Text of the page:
The ethics of giving and receiving corporate gifts can be confusing, and require care and attention to cultural sensitivities
The end of year festive season can have an impact on business life beyond office parties and time off work. Ethics and compliance specialists may dread this time of year, as the subject of gifts and hospitality bring up a number of ethical challenges. You may feel like the office Grinch dictating that gifts and hospitality cannot be given or accepted.
There is no doubt that the giving and accepting of gifts and hospitality has an important role in facilitating business relationships and practice. A meal out with a supplier can help build a relationship; a pen with your firm’s name on it can remind a customer of you when they need a quote.
At times however, the line between what constitutes a gift or hospitality and what constitutes a bribe, can be unclear and the acceptance of gifts, services and hospitality can leave an organisation vulnerable to accusations of unethical, or even unlawful conduct.
When is a gift not a gift? First, consider what the point of the gift or hospitality is. Is it to influence a relationship or induce improper conduct? Or is it simply a token of thanks?
What’s the expectation?
It goes without saying that if the aim is to create an expectation of a “favourable” act in return for the gift or hospitality, then it probably isn’t a gift.
Timing is also of key importance. Are you on the brink of closing a large deal with a customer that if secured, would increase your end of year bonus by a not insignificant amount? Or are you being offered a gift shortly before or during a tendering process? It is not just giving but also the accepting of gifts and hospitality that is punishable under the UK Bribery Act.
Consider the appropriateness of the gift and whether it is proportional to the level of the recipient. If a middle manager seeking a new job offers centre court Wimbledon tickets to a senior manager in another company, would that be considered appropriate or proportional? Common sense would suggest not.
What constitutes a “lavish” gift or hospitality can be difficult to judge. For example, the duties of senior staff may require them to attend or sponsor events where hospitality is generous. What may seem minor to a senior manager could be significantly more valuable to a junior employee. Sometimes, the exact value of a gift or hospitality can be hard to determine. There are also cross cultural considerations; a gift valued at £20 may be considered as low value in the UK, but could be considered as lavish in some less developed economies.
Pick the person
Who is the gift for? Giving gifts or hospitality to certain persons, for example public officials, is often construed as a facilitation payment and arouses suspicions. However, definitions of what constitutes a public official can vary. In many countries, it can be difficult to tell the difference between an employee in a state owned enterprise and a member of the government who is also working within the state owned company.
A principle sometimes applied to determine what is an appropriate level of gift giving or hospitality is that of reciprocity, ie if I accept an offer, am I able to offer the equivalent in value in return? For example: “If my supplier offers me tickets to the theatre, would I be able to reciprocate?” If the answer is “no”, then it may be seen as an attempt to buy favour and it is advisable not to accept.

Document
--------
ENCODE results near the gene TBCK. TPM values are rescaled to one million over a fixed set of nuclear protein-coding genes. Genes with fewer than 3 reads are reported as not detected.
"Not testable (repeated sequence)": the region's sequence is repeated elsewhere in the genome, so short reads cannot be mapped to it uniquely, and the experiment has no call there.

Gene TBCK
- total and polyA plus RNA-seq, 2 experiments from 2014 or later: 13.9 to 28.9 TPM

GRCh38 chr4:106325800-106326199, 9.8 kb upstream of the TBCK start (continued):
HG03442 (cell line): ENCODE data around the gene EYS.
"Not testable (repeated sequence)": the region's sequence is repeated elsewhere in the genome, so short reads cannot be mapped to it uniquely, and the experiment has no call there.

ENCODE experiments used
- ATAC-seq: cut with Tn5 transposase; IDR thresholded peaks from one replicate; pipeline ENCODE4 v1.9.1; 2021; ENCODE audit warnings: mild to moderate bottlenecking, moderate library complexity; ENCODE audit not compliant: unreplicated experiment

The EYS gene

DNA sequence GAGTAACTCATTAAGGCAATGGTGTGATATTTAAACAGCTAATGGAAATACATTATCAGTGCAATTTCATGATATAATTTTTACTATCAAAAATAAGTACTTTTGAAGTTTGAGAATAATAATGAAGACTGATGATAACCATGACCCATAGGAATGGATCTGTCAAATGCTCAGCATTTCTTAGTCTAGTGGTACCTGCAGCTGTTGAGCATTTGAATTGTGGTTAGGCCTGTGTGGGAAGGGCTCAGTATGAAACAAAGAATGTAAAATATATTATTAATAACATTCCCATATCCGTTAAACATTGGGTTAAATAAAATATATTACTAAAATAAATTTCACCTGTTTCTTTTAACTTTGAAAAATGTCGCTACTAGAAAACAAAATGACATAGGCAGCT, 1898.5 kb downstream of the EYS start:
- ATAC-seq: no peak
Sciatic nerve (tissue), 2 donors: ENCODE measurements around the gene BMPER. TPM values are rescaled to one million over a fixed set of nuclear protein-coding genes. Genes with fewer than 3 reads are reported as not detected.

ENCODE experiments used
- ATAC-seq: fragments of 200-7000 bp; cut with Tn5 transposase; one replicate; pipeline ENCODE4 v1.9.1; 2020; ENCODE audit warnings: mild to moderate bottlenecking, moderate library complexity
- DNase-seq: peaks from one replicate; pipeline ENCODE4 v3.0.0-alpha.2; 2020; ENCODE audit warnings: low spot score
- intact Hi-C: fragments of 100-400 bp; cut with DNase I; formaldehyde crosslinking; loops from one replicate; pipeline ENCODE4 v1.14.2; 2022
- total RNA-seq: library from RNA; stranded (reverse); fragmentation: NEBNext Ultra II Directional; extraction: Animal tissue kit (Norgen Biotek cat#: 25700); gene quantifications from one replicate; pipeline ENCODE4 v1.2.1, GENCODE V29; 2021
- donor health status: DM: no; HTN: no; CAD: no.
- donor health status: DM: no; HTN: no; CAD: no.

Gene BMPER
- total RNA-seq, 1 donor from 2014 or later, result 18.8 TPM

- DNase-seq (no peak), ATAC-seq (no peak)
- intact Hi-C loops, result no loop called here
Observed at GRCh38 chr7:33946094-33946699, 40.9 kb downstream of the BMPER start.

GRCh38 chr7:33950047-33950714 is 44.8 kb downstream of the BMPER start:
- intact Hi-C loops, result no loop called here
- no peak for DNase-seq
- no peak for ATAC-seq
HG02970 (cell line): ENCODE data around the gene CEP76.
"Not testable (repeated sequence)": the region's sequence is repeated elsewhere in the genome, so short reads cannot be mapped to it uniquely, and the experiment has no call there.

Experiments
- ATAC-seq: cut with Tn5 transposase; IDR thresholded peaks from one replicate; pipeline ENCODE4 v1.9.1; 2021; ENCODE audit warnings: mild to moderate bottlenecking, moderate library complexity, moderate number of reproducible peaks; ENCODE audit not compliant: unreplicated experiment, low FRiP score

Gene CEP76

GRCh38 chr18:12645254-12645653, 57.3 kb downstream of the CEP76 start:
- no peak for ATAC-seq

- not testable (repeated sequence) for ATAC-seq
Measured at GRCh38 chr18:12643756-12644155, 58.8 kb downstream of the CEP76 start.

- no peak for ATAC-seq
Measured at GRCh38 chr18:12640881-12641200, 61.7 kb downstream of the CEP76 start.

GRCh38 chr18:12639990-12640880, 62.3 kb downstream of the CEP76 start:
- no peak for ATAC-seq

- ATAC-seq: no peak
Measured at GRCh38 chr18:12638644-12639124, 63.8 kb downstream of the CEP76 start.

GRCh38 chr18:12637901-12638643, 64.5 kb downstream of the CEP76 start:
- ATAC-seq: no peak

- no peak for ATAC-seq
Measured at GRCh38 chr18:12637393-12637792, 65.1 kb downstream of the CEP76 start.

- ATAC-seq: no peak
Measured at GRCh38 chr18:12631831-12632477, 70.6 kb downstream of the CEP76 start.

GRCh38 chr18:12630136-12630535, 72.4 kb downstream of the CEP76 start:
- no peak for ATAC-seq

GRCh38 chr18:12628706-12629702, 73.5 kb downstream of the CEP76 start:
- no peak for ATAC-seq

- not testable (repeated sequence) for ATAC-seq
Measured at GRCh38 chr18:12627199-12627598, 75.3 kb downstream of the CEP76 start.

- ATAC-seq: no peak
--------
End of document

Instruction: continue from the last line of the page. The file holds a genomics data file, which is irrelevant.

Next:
How can companies support staff? Many companies take a zero tolerance approach to gift and hospitality giving and receiving. However, this isn’t always the most practical approach and can mean employees find themselves in awkward situations having to publically decline the gift or hospitality.
This is particularly true for employees of multinational companies operating in countries where gift giving is an important cultural tradition and instrumental in building professional relationships such as the giving of red envelopes for Chinese new year. Some companies have opted not to implement a global blanket ban, but rather they have set out locally determined limits for the value of gifts and hospitality that may be given or received.
Additional policies might be put in place when it comes to public officials, such as lowering the value limit on gifts/hospitality or requiring employees to obtain management approval, regardless of the value.
Employees need guidance on the company’s protocol on giving or accepting gifts or hospitality. This includes seeking approval from their line manager or someone more senior, recording it in a gifts and hospitality register. Sometimes gifts of a high value might be required be donated to charity or to the company. Gifts of high value can then be auctioned at the end of the year to raise funds for charity, for example.
Guidance is usually found in a company’s code of ethics or gift and hospitality policy. This will outline the company’s position on gifts and hospitality, what constitutes gift giving and hospitality and set out good practice for employees. A gifts and hospitality policy needs to be consistent with all other aspects of an organisation’s ethics programme in encouraging high standards of honesty and integrity in decision-making and behaviour.
So, there’s no need to be a Grinch. Communicate your gifts and hospitality policy to employees and others you do business with; encourage employees to consider the ethical implications before giving and receiving gifts; and offer additional support for those who work in cultures with different gift-giving norms.
This will save both sides embarrassment and, potentially, your organisation’s reputation.
Judith Irwin is a senior researcher at the Institute of Business Ethics. An IBE briefing, The Ethics of Gifts and Hospitality, is available as a free download.